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Revell(G) DC-4

41 replies
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  • Member since
    September, 2012
Posted by GMorrison on Thursday, January 31, 2019 2:09 PM

Those are really clean looking DC-3's in a nice livery back there, too.

Learn something new every day. Those -3s belonged to the national airline ABA. The name "Swedish Air Lines" appears on their aircraft at some point, but is a frustrating internet search.

That was absorbed into the SAS system in 1950, according to wiki. 


  • Member since
    September, 2005
  • From: North Pole, Alaska
Posted by richs26 on Thursday, January 31, 2019 11:46 PM

John, the AK Air shot is at Sea-Tac's N  passenger terminal which is a very busy place for Alaska Air.  It wouldn't be a tie-down place.  It is used nearly 24 hours a day.

WIP:  Monogram 1/72 B-26 (Snaptite) as 73rd BS B-26, 40-1408, torpedo bomber attempt on Ryujo

Monogram 1/72 B-26 (Snaptite) as 22nd BG B-26, 7-Mile Drome, New Guinea

Minicraft 1/72 B-24D as LB-30, AL-613, "Tough Boy", 28th Composite Group

  • Member since
    December, 2002
  • From: Northern California
Posted by jeaton01 on Friday, February 01, 2019 12:31 AM

Yeah that's a pogo, I agree.  My last comment was about the DC-4 photos.  I'll have to adjust to a new reality, I guess.


To see build logs of my models, go here:


  • Member since
    June, 2014
  • From: New Braunfels , Texas
Posted by Tanker - Builder on Sunday, February 03, 2019 9:44 AM

Hi " G " 

 Funny you should mention the Viscount by Vickers . We had a neighbor who flew for Capitol .he called them Turbo - Plops .Well , one did fall short of the inbound leg and dug into our pasture .

 That was back in Buffalo N.Y.Years and years ago . T.B.

  • Member since
    April, 2010
Posted by Theuns on Monday, February 04, 2019 9:19 AM

when I was a loadmaster in the South African AF in the early 90's we used C-54 (DC-4) and the forst thing we did when the plane got to a stop was to get out in put in the tailpost to the buldge under the tail.

It was not because the plane was a tailsitter normally but when all the Pax use to walk to the rear of the plane to exit the port side rear door it moved the CG dangerousely to the rear and then the plane could tail sit , hence the post.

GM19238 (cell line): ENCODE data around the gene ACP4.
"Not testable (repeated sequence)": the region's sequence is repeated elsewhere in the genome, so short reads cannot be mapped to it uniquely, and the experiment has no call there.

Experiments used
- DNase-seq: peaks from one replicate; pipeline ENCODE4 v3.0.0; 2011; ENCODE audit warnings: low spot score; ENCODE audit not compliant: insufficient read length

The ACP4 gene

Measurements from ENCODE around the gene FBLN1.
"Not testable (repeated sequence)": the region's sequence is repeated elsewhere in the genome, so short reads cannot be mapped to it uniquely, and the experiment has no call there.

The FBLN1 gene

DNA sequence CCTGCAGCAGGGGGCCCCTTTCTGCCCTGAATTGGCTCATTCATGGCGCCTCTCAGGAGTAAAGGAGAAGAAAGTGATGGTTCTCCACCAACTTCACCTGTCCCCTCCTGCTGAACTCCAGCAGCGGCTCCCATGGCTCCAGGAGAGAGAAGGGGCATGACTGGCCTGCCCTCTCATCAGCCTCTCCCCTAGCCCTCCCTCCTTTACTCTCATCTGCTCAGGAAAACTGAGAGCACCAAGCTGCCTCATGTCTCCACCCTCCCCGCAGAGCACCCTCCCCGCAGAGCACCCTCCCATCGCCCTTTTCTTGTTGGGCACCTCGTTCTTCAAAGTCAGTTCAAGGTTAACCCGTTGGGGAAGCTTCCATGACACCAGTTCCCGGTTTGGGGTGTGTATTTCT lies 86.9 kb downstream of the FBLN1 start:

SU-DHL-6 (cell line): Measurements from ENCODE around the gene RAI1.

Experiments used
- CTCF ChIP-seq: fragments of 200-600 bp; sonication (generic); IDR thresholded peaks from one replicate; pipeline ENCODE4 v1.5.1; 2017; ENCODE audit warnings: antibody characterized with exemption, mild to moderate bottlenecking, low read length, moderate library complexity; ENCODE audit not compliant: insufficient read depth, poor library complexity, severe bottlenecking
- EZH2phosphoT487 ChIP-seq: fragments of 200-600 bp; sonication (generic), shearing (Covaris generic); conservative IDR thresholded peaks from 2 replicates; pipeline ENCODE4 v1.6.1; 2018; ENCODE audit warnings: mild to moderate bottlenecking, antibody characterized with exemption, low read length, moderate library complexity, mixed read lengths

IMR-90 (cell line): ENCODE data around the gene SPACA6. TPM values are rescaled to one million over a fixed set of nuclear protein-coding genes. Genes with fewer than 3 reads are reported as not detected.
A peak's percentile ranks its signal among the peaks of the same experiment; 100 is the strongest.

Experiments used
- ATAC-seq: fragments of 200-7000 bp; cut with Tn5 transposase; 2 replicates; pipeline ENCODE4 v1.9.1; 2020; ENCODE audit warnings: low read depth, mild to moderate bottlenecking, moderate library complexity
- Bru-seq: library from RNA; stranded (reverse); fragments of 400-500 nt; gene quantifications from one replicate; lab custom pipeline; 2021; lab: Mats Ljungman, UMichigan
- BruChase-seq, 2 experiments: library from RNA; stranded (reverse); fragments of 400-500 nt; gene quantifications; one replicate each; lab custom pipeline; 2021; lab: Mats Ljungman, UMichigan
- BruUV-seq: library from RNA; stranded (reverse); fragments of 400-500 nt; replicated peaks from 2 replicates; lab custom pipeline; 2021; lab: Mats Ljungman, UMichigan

• Member since
    September, 2012
Posted by GMorrison on Monday, February 04, 2019 9:47 AM

Do you remember where you kept the post? Good info.

  • Member since
    April, 2010
Posted by Theuns on Monday, February 04, 2019 10:23 PM

Its been a while but I think it was in the rear carco hold.

As the loadmaster there was a ryme we had to tell the flight engineer and a little canvass bag to store the main and nose undercart down locks in after we showed him they were removed.

"6 chocks, 2 locks, 1 pin 1 tailpost, props walked"

The locks were metalblocks that stopped the mail UC from folding, same with the pin on the nose gear.

For the first flight we had to "walk the props" turning the engines to clear any collected oil in the bottom cilynders.


Then I can still recall the startup - the engineer would start #3 first after a good priming of fuel "12 blades cold start turning 3" then he would count 3,6,9 and on 12 engage the egnition switch. After some spluttering a few bangs and smoke the engine would settle down into a nice steady drone :-)

This would be done for #4 then #2 and then #1 (1 being port outer engine) 


I have some nice detail pix of the undercart bay and engine and undercatr I will post if needed. I took it of a DC4 that is at the field where I work.


  • Member since
    May, 2016
Posted by B-36Andy on Monday, February 11, 2019 10:44 PM

Hate to change the subject but I have a quick question---

The store here only carried the Revell C-54. Can these kits be converted to a 40s-50s DC-4?

I won't use the interior ----just the cockpit area.


  • Member since
    September, 2018
Posted by Challenger350Pilot on Tuesday, February 12, 2019 11:46 AM

Pretty sure you can convert the military C-54 into a DC-4, if you aren't concerned with interior. Could your local hobby shop order the DC-4 for you, if you'd prefer the civilian version? Its the Revell #04937.

  • Member since
    September, 2012
Posted by GMorrison on Tuesday, February 12, 2019 12:11 PM

I think it costs more...

Only about 80 DC-4's were built, post war. 1,200 or so C-54's were built. I think the main difference was that the DC-4 eliminated the cargo door.

  • Member since
    May, 2016
Posted by B-36Andy on Tuesday, February 12, 2019 1:20 PM

Thanks G

In looking at pics of converted C-54s to DC-4 configuration, fairing in the cargo door and a few windows plus passenger door might work for the exterior.

Vintage Flyer decals has a nice Braniff scheme and provides window decals. This might work. Also not sure if Braniff used DC-4s as freight dogs---then I could use a straight C-54.

With decals for windows on the DC-4 it seems that the decal companies made a mistake by having square window openings---but in real life several airlines purposely painted square openings to make the public feel that the DC-4 was more like the DC-6! Braniff was one of those companies!

  • Member since
    May, 2016
Posted by B-36Andy on Tuesday, February 12, 2019 4:31 PM


Thanks for the reply! I bought this C-54 as a sale item about 18 months ago--this didn't sell well so it was put on the clearance rack---It's a great kit though!!


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